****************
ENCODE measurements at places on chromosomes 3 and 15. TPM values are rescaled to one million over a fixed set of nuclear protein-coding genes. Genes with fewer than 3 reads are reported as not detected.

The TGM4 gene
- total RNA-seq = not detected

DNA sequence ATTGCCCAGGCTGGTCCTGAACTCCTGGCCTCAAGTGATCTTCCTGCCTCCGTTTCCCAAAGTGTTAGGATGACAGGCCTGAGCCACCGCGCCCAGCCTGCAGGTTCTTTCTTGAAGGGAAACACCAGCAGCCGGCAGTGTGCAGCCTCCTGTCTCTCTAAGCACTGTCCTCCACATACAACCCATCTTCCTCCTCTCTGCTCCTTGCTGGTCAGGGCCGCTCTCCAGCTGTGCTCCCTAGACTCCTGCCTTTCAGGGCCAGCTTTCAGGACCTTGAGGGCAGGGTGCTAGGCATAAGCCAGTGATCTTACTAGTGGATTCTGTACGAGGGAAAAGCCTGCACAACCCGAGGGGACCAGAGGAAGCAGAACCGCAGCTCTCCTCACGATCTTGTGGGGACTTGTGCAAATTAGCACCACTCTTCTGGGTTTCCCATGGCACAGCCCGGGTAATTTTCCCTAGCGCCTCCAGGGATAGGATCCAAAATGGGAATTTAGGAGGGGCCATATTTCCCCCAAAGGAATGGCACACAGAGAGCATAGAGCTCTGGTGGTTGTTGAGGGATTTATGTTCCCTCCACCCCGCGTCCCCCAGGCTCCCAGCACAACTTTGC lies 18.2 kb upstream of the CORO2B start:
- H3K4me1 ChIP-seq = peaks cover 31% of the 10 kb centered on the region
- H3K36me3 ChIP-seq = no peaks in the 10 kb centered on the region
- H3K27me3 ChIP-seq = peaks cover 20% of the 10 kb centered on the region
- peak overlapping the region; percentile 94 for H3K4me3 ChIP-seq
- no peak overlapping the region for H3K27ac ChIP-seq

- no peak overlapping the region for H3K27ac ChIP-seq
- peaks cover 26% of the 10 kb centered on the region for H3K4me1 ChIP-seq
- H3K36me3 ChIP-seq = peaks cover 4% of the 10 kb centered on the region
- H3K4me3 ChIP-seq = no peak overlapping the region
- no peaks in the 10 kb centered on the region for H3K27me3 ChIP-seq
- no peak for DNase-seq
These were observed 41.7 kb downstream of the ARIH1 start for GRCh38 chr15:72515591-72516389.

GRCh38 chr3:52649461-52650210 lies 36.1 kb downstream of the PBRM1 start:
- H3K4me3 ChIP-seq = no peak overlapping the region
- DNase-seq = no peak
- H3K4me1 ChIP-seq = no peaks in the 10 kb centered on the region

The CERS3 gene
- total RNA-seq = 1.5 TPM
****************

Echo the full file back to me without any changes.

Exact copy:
ENCODE measurements at places on chromosomes 3 and 15. TPM values are rescaled to one million over a fixed set of nuclear protein-coding genes. Genes with fewer than 3 reads are reported as not detected.

The TGM4 gene
- total RNA-seq = not detected

DNA sequence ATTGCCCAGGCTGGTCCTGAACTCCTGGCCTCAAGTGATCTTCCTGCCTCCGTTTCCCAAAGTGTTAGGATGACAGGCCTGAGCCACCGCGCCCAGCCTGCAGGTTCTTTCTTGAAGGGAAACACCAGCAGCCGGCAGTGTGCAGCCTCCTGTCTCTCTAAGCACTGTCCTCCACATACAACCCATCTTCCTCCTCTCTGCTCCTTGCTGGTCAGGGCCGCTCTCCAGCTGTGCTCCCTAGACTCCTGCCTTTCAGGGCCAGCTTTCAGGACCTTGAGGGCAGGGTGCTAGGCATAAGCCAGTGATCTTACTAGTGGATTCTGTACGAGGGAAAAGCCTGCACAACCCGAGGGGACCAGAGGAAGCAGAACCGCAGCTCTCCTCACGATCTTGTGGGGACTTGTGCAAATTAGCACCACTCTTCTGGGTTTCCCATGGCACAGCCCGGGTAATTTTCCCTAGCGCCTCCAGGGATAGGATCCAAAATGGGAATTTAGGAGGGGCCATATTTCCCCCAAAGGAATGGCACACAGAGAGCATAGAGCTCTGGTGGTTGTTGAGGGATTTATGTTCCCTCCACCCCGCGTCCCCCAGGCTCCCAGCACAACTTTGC lies 18.2 kb upstream of the CORO2B start:
- H3K4me1 ChIP-seq = peaks cover 31% of the 10 kb centered on the region
- H3K36me3 ChIP-seq = no peaks in the 10 kb centered on the region
- H3K27me3 ChIP-seq = peaks cover 20% of the 10 kb centered on the region
- peak overlapping the region; percentile 94 for H3K4me3 ChIP-seq
- no peak overlapping the region for H3K27ac ChIP-seq

- no peak overlapping the region for H3K27ac ChIP-seq
- peaks cover 26% of the 10 kb centered on the region for H3K4me1 ChIP-seq
- H3K36me3 ChIP-seq = peaks cover 4% of the 10 kb centered on the region
- H3K4me3 ChIP-seq = no peak overlapping the region
- no peaks in the 10 kb centered on the region for H3K27me3 ChIP-seq
- no peak for DNase-seq
These were observed 41.7 kb downstream of the ARIH1 start for GRCh38 chr15:72515591-72516389.

GRCh38 chr3:52649461-52650210 lies 36.1 kb downstream of the PBRM1 start:
- H3K4me3 ChIP-seq = no peak overlapping the region
- DNase-seq = no peak
- H3K4me1 ChIP-seq = no peaks in the 10 kb centered on the region

The CERS3 gene
- total RNA-seq = 1.5 TPM